The two critical drivers of the global markets buy everything rally are the volume of monetary policy easing by the world’s central banks, and the relaxation of nationwide COVID-19 lockdowns across the globe. Interest rates are now zero or less in most of the developed world, meaning the search for yield, any yield, will continue. That is unlikely to change anytime soon. The ending of COVID-19 lockdown across the globe has bought hope that economic activity will sharply rebound. This thesis is full of holes; not least the chance that secondary outbreaks reversing the process, hoped for vaccines not appearing, and that international travel, the lifeblood of multiple sectors, is not returning anytime soon.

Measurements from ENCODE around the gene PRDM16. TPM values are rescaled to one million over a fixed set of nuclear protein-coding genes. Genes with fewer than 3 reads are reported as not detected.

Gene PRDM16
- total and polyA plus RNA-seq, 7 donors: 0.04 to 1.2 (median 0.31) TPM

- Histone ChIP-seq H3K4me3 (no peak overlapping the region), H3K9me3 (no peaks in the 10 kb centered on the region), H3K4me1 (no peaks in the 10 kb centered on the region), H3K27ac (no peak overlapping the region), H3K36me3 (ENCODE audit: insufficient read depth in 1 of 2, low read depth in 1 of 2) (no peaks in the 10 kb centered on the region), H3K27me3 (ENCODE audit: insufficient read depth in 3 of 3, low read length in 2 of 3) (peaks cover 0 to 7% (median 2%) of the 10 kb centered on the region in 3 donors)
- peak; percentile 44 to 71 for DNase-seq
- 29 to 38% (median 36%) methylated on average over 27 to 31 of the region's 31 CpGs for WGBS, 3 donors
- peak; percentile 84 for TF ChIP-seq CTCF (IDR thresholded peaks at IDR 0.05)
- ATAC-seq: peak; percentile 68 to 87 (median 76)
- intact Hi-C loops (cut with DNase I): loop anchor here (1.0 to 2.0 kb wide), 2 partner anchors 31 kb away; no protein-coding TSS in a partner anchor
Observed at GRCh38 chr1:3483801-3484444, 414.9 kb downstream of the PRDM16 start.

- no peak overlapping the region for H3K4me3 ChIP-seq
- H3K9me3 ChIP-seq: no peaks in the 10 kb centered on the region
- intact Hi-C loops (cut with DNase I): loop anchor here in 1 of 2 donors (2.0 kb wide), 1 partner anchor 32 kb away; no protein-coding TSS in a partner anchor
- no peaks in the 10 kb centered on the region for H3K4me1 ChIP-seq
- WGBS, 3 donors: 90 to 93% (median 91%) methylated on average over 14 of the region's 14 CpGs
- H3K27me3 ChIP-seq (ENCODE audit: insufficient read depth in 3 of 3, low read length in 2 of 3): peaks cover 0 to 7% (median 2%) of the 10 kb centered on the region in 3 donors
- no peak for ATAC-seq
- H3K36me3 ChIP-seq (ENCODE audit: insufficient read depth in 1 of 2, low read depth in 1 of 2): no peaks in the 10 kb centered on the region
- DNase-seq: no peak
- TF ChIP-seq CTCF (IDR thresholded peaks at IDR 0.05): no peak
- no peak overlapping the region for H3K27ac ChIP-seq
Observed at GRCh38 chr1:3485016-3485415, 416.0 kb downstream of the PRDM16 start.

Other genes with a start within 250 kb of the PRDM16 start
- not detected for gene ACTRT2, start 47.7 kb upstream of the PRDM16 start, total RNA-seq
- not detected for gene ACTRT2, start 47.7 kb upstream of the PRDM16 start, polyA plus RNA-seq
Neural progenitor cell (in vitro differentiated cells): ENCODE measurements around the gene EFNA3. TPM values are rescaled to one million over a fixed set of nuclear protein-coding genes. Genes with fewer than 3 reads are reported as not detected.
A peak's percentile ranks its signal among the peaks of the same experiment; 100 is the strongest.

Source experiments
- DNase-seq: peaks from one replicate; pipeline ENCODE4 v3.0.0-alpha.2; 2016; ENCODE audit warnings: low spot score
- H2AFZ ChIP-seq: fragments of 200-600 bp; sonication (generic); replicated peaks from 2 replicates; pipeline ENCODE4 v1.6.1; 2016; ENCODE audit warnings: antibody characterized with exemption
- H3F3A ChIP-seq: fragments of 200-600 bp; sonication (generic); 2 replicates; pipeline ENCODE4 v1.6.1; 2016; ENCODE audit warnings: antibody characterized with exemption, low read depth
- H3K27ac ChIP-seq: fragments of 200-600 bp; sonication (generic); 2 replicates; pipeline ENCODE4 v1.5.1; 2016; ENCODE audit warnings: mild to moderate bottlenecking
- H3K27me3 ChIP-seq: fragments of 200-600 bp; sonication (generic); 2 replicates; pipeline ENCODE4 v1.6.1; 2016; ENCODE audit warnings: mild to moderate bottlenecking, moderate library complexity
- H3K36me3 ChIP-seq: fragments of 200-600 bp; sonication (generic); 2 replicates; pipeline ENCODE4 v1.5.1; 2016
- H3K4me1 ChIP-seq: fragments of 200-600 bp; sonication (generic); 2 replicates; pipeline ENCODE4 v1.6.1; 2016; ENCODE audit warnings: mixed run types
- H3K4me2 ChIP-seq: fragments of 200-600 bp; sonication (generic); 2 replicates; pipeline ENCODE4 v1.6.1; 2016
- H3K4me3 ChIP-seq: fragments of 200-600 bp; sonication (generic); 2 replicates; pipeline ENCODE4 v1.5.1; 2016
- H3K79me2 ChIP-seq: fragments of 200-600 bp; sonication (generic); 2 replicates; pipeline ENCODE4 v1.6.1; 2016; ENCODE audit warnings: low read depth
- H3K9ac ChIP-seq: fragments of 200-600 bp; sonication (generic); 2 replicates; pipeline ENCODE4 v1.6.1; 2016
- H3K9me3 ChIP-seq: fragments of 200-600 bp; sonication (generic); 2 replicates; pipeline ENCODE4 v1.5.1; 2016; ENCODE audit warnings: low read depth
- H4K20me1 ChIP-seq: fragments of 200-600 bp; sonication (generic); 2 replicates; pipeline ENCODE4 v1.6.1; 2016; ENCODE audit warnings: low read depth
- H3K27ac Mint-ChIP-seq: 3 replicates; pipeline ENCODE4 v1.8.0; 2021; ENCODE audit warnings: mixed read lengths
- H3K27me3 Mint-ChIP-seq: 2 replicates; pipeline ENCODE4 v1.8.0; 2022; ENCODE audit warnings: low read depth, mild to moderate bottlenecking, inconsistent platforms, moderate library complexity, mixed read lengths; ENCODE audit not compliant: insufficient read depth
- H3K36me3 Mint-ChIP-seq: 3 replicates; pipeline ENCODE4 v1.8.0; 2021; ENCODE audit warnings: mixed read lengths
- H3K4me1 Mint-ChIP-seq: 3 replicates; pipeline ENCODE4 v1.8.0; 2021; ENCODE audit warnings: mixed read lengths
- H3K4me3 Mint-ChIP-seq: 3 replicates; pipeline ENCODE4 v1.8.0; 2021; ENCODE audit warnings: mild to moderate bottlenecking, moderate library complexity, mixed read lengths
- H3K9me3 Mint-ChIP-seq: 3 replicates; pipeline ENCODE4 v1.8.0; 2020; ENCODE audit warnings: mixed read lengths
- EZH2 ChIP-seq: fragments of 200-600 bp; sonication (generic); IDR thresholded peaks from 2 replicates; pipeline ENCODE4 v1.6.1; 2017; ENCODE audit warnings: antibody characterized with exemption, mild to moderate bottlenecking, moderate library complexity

Until one or both changes, and realistically it will be firmly with the COVID-19 side of the equation, momentum is unlikely to wane as global markets look for yield and recovery opportunities. That reality is rather like arguing having a discussion with Mrs Halley. Somehow your point of view is always heard, but in the end, subsumed by the other side. It may not be a reality you agree or understand with, but it is what it is.

Circling back to economic recoveries though, China appears to be turning a corner, having bought COVID-19 under control some time ago. China’s Caixin Services PMI posted a much larger than expected jump into expansionary territory, printing an impressive 55.0. Even Hong Kong’s May PMI lifted itself off the floor, climbing to 43.9 from 36.9 previously, continuing the trend of higher lows seen from global releases on Monday across Asia. China’s numbers are particularly pleasing, following a move into expansionary territory earlier this week by the manufacturing number. Taken as a whole, it suggests that China, and Asia, are continuing to recover slowly from the pandemic shutdown. That should give Asian equity markets an extra boost today.

Asia equities power higher.